Research Topics

data-driven modeling and simulation, model order reduction and more

Research topic of Emmy Noether Group
EMMA - Efficient Methods for Mechanical Analysis

The primary objective is the significant reduction of the computational ressources (memory demand and CPU time) of simulations dealing with non-linear, dissipative, path-dependent, solid mechanical problems.

In order to achieve the anticipated savings, sophisticated model order reduction techniques are developed. More specifically the mechanical fields are approximated by problem-specific, global ansatz functions. These ansatz functions define a so-called reduced basis (RB). This RB is identified from a computationally intense training phase (offline phase). A snapshot proper orthogonal decomposition (snapshot POD) is applied which extracts a set of orthogonal basis functions minimizing the approximation error. The objectives of modern model order reduction techniques are:

  • reduction of the CPU time
  • reduction of the memory demand
  • decoupling of the required computational ressources with respect to the dimension of the unreduced problem
  • efficient identification of the reduced basis (low dimension and low number of preanalysis simulations)

The first two points represent primary objectives. In order to attain these primary objectives, the two seperately mentioned secondary objectives need to be solved. Additionally, the computational strategy (which preferably stems from physical principles) for the determination of the reduced degrees of freedom has a major influence on the overall numerical cost.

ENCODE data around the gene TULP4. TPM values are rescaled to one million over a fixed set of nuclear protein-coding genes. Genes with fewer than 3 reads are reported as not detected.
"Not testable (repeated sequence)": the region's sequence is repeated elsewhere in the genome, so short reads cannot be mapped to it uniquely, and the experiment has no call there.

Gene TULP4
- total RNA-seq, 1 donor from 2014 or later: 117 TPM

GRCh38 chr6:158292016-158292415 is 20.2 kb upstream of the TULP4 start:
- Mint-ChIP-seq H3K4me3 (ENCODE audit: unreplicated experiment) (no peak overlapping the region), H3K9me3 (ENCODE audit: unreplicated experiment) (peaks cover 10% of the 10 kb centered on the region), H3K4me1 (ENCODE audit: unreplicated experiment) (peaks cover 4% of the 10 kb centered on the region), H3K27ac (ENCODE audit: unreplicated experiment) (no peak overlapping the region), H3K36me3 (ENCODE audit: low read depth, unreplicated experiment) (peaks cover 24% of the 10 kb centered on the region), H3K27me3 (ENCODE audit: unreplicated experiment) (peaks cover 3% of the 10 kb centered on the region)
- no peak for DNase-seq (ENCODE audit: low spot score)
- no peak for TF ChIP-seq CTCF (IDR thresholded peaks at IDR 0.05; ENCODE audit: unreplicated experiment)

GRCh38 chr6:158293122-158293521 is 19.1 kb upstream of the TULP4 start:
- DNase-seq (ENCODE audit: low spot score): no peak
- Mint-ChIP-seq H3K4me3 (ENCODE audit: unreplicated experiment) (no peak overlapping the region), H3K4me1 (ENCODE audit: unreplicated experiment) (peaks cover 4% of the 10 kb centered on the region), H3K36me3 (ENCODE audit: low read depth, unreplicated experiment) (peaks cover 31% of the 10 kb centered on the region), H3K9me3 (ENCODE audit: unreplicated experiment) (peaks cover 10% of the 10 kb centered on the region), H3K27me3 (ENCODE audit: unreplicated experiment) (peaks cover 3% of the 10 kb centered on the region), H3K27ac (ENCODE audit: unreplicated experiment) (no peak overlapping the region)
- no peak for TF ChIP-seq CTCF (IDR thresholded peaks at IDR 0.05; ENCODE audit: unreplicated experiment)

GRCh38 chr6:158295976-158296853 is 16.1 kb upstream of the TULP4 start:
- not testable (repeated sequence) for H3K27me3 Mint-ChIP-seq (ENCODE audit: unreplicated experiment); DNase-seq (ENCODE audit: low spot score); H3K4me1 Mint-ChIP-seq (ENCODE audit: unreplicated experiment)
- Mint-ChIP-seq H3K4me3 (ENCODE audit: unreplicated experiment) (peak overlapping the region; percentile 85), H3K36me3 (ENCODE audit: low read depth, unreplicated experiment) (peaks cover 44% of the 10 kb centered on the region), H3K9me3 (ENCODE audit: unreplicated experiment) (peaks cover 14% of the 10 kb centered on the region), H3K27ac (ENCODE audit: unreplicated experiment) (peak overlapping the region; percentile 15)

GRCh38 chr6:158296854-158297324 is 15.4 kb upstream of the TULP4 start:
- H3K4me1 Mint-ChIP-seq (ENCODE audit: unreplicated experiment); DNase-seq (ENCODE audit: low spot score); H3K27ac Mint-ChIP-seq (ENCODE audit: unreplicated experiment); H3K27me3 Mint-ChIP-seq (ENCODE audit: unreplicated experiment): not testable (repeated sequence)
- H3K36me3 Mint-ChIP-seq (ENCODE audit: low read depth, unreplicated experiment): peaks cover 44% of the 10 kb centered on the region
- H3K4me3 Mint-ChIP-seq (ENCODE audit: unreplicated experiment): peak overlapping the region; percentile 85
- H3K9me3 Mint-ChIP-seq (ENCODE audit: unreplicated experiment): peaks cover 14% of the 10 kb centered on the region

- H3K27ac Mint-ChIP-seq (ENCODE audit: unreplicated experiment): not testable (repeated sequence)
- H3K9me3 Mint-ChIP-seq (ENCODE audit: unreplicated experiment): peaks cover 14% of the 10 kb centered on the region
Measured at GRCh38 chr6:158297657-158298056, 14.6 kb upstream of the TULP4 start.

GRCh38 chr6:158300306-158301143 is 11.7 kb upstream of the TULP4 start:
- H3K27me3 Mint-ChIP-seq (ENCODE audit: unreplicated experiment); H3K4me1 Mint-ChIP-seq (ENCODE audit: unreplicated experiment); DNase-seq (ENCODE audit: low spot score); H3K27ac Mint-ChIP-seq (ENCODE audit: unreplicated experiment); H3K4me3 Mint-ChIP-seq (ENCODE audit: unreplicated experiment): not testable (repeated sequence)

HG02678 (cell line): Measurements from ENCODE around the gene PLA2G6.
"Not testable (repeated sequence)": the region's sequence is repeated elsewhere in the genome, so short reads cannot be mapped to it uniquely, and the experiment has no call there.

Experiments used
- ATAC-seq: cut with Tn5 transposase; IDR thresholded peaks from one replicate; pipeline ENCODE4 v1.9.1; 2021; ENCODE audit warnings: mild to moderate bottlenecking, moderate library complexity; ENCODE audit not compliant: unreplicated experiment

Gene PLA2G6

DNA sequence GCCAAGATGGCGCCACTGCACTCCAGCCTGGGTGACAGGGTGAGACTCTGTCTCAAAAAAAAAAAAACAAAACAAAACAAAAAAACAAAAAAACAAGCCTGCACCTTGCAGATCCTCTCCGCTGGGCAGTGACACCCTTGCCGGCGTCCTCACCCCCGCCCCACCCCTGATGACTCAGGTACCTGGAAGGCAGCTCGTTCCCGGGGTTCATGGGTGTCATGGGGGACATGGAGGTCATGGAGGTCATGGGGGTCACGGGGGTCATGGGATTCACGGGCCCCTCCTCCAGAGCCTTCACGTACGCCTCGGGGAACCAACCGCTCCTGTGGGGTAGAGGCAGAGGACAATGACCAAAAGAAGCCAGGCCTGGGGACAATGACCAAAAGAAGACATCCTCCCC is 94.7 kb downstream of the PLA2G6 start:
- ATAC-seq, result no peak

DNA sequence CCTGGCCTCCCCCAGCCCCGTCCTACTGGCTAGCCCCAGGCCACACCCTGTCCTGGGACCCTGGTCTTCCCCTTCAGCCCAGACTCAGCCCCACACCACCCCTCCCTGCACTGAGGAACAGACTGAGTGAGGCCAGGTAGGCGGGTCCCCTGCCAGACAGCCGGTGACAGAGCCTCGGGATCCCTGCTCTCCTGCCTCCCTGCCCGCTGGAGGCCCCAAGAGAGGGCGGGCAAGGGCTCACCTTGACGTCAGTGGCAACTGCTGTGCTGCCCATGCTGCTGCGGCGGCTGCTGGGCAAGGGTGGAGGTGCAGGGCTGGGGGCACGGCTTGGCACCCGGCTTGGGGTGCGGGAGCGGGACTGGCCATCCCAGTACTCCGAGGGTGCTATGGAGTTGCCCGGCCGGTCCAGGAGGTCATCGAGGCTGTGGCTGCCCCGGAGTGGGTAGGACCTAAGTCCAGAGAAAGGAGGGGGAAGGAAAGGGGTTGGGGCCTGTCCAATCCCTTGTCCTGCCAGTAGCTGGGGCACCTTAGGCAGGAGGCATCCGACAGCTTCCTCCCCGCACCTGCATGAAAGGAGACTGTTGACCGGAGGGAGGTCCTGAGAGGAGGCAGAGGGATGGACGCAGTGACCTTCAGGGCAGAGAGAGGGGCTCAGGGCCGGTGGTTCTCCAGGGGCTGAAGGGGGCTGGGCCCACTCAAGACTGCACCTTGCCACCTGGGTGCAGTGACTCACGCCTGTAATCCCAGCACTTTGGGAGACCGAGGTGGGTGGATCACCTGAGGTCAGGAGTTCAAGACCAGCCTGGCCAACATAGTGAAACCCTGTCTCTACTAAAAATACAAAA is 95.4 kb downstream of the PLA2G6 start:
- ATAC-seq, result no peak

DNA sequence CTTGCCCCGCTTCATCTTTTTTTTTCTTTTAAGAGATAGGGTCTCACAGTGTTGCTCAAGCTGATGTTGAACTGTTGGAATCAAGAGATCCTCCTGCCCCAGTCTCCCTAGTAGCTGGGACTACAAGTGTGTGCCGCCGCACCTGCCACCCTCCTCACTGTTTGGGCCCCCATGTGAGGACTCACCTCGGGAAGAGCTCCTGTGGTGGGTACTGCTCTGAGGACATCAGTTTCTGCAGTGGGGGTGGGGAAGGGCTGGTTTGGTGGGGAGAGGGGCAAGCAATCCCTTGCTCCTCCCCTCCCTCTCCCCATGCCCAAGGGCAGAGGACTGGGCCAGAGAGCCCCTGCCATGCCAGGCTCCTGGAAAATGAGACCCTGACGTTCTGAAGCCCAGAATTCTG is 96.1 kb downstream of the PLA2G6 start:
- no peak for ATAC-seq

Within the Emmy-Noether-Group EMMA a specific interdisciplinary approach is pursued in order to address the afore-mentioned points. Other than in many general model order reduction techniques usually based on mathematically motivated projection rules, micromechanically supported methods are developed in EMMA. These techniques combine cleverly chosen restrictions regarding the modeling. In particular, it is required that the constitutive equations of the underlying materials derive from potential structures (GSM [Halphen, Nguyen (1975)], SD-CZ [Leuschner et al. 2015]).

Four different main projects define the main research activities of EMMA:

Associated projects

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